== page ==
Abstract: Since the early 20th century, when large numbers of World War I veterans returned from front lines with “shell shock,” there has been significant controversy regarding the nature of postconcussive symptoms that persist or emerge after a mild traumatic brain injury (mTBI). Symptoms such as headache, nausea, and blurry vision were originally thought to resolve in the first 7–10 days after injury for the vast majority (80%–90%) of individuals. More recent studies indicate that symptoms will persist in a significant minority of cases, with functional impairment in up to 33% at 3 months and 22% at 1 year, as recently described in a report from the Transforming Research and Clinical Knowledge in Traumatic Brain Injury (TRACK-TBI) research group. The pace and extent of recovery from mTBI are now understood to vary considerably depending on patient and injury characteristics, and recovery may take 6 months or longer. A predominant historical view holds that prolonged postconcussive symptoms represent a phenomenon with significant somatoform features that may have been present before the injury or may emerge well after the injury and that resemble the nonspecific symptoms experienced after any type of bodily trauma. However, more contemporary research suggests that multiple etiologies contribute to prolonged postconcussive symptoms, including psychogenic factors (e.g., coping style and mood and anxiety disorders), cervicogenic factors (e.g., neck injury), and neurophysiological causes (e.g., cerebrovascular dysregulation, microscopic white matter damage). As mTBI is a significant public health issue, with an estimated 42 million mTBIs sustained worldwide every year, even a conservative estimate of the prevalence of prolonged postconcussive symptoms (10%–15% of mTBIs) suggests a substantial unrecognized burden of hundreds of thousands of new patients with such symptoms each year.
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The participant will compare treatment recommendations for patients with postconcussive symptoms following a mild traumatic brain injury.
This program is designed for all psychiatrists in clinical practice, residents in Graduate Medical Education programs, medical students interested in psychiatry, and other physicians who wish to advance their current knowledge of clinical medicine.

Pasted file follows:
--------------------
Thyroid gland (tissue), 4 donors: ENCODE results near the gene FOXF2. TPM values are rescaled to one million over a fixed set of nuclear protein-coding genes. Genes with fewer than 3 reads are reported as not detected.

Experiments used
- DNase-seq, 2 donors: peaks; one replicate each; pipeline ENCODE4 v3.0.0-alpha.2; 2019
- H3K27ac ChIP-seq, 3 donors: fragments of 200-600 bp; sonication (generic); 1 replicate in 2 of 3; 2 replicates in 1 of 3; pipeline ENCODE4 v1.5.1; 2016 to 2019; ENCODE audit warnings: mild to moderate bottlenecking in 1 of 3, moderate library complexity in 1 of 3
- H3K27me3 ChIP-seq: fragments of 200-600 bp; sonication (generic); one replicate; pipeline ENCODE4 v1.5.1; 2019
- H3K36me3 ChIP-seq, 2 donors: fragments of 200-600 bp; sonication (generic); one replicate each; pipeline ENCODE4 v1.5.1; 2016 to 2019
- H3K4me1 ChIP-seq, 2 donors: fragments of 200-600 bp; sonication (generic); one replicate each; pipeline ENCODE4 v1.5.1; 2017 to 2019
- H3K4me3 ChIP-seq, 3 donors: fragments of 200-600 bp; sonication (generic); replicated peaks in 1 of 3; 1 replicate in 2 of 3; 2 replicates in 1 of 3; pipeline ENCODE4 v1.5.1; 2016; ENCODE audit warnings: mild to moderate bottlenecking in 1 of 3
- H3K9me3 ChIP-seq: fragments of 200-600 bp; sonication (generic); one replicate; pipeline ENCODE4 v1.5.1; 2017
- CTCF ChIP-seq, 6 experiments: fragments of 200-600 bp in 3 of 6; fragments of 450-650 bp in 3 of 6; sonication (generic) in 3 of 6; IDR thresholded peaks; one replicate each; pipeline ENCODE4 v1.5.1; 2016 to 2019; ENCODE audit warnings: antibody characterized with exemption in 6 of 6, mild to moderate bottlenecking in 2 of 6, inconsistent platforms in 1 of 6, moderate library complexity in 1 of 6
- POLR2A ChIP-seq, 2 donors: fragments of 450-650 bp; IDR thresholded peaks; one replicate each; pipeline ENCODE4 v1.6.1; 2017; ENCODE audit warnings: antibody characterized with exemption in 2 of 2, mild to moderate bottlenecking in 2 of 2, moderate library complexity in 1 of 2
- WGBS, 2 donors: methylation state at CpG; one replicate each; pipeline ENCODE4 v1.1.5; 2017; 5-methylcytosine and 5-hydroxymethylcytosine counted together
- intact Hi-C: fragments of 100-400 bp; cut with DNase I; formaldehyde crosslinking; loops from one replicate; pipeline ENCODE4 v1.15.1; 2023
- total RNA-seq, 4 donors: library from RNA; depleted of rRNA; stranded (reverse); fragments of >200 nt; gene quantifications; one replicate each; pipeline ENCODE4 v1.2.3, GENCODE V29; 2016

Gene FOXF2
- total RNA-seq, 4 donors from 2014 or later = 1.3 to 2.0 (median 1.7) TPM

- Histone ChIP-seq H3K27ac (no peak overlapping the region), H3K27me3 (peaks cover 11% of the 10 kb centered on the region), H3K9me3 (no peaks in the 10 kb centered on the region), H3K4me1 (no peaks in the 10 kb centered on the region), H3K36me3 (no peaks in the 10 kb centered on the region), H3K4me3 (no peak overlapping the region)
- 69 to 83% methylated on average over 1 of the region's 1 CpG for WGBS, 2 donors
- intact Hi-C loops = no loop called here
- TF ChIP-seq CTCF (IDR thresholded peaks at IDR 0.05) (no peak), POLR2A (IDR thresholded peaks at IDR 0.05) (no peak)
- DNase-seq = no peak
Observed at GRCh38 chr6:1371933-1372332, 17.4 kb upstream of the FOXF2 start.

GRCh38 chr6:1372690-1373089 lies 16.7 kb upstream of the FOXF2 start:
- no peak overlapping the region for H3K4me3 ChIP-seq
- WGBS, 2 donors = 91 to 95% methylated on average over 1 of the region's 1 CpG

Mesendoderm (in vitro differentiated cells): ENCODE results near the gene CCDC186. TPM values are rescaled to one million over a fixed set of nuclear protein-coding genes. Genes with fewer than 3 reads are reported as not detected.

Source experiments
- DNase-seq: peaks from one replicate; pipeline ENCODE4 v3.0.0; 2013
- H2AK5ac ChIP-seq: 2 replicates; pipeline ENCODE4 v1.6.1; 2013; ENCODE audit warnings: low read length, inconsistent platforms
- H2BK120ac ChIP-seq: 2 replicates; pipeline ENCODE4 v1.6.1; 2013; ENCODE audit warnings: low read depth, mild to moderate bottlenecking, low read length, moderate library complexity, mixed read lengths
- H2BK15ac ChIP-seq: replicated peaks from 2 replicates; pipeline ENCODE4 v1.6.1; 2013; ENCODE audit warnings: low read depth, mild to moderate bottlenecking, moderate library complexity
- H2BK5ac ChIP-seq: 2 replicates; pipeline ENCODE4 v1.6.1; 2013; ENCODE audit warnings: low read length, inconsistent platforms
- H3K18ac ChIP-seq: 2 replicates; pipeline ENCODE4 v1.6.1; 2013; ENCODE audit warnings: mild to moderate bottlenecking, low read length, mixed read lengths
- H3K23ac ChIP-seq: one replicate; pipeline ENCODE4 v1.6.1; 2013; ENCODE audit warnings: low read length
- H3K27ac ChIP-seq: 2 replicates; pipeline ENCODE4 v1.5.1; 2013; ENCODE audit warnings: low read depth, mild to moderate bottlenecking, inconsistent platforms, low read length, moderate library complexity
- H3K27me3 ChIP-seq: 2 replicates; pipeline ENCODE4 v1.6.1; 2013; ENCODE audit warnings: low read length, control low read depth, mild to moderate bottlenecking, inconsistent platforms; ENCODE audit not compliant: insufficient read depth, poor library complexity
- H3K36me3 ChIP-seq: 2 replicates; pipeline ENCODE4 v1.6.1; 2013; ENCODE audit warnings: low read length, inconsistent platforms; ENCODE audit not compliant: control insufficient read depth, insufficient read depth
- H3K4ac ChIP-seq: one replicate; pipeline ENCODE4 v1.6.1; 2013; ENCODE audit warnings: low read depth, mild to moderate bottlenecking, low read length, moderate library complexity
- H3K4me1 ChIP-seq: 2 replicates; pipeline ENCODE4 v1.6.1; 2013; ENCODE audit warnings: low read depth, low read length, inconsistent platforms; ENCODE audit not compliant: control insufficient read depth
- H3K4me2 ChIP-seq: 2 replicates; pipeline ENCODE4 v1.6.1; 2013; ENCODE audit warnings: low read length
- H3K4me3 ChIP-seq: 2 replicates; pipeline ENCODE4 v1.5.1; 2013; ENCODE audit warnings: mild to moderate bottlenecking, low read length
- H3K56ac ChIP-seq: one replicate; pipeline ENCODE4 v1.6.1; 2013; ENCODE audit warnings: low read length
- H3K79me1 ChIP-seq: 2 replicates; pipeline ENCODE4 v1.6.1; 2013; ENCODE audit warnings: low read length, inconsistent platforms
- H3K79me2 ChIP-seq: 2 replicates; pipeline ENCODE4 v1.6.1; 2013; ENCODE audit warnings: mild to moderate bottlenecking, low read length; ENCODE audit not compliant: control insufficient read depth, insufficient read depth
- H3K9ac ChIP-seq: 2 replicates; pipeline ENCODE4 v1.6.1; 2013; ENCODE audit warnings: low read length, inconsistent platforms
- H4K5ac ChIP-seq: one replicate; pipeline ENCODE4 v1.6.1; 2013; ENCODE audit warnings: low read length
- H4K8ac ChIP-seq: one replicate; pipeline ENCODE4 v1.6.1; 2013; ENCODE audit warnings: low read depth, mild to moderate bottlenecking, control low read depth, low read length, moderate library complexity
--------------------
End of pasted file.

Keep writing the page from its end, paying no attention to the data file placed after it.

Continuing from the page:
Estimated Time to Complete
Duration: 1 hour
Begin Date: February 1, 2018
End Date: January 31, 2020
How to Earn Credit
In order to earn CME credit, subscribers should read through the material presented in the article. After reading the article, complete the quiz and submit your evaluation and study hours (up to 1 AMA PRA Category 1 Credit™). A score of 60% or higher is required to receive credit.
Continuing Education Credit
The American Psychiatric Association (APA) is accredited by the Accreditation Council for Continuing Medical Education (ACCME) to provide continuing medical education for physicians.
The APA designates this journal-based CME activity for a maximum of 1 AMA PRA Category 1 Credit™. Physicians should only claim credit commensurate with the extent of their participation in the activity.
Faculty and Planner Disclosures
Title: Prolonged Postconcussive Symptoms
Authors: Davin K. Quinn, M.D., Andrew R. Mayer, Ph.D., Christina L. Master, M.D., Jesse R. Fann, M.D., M.P.H.
Affiliations: From the Department of Psychiatry and Behavioral Sciences, the MIND Research Network, and the Department of Psychology, University of New Mexico, Albuquerque (D.K.Q., A.R.M.); the Department of Pediatrics and the Division of Orthopedics and Sports Medicine, Children’s Hospital of Philadelphia, Philadelphia (C.L.M.); and the Department of Physical Medicine and Rehabilitation, University of Washington, Seattle (J.R.F.).
Disclosures: Dr. Fann has served as a consultant for Quartet Health. The other authors report no financial relationships with commercial interests.
Discussion of unapproved or investigational use of products*: No.
*APA policy requires disclosure by CME authors of unapproved or investigational use of products discussed in CME programs. Off-label use of medications by individual physicians is permitted and common. Decisions about off-label use can be guided by scientific literature and clinical experience.
Robert Freedman, M.D. (Editor-in-Chief, AJP); Susan K. Schultz, M.D. (Deputy Editor, AJP); Michael D. Roy (Editorial Director, AJP); Michael A. Pogachar (Online Content Manager, Journals).
Dr. Schultz has received research support from the Alzheimer’s Disease Cooperative Study for projects conducted in partnership with Toyama Chemical Company and in partnership with Eli Lilly and Company. Dr. Freedman, Mr. Roy, and Mr. Pogachar report no financial relationships with commercial interests.
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